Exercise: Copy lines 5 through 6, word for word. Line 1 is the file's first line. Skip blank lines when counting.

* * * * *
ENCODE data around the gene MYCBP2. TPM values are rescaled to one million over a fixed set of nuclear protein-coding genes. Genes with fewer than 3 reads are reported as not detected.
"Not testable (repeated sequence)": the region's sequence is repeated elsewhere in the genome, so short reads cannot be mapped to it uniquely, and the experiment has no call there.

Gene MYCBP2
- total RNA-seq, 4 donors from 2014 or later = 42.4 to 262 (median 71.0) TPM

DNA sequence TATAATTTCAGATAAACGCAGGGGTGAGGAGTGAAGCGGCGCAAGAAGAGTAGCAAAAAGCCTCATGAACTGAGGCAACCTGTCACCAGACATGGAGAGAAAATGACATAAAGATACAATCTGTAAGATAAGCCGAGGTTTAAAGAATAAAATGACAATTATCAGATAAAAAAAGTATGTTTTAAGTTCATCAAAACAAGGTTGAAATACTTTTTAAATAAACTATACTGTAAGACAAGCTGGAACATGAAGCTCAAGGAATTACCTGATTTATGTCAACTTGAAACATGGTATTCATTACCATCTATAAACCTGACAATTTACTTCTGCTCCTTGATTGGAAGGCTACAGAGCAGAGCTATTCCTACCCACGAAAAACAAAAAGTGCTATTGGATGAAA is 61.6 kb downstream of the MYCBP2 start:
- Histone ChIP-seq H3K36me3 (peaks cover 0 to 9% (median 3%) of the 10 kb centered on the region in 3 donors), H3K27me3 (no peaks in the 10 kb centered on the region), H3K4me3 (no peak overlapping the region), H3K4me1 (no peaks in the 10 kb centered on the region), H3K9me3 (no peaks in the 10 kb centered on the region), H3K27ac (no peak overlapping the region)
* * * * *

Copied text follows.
DNA sequence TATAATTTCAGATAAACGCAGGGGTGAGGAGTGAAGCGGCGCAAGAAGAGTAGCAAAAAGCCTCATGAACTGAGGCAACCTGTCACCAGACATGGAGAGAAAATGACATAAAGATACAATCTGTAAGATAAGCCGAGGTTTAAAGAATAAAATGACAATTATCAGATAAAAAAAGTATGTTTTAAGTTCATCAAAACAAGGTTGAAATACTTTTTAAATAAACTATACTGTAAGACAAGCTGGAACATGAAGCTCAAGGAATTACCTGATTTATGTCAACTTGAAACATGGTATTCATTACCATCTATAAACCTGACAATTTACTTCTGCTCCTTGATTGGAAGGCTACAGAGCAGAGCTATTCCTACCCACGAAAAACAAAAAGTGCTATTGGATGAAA is 61.6 kb downstream of the MYCBP2 start:
- Histone ChIP-seq H3K36me3 (peaks cover 0 to 9% (median 3%) of the 10 kb centered on the region in 3 donors), H3K27me3 (no peaks in the 10 kb centered on the region), H3K4me3 (no peak overlapping the region), H3K4me1 (no peaks in the 10 kb centered on the region), H3K9me3 (no peaks in the 10 kb centered on the region), H3K27ac (no peak overlapping the region)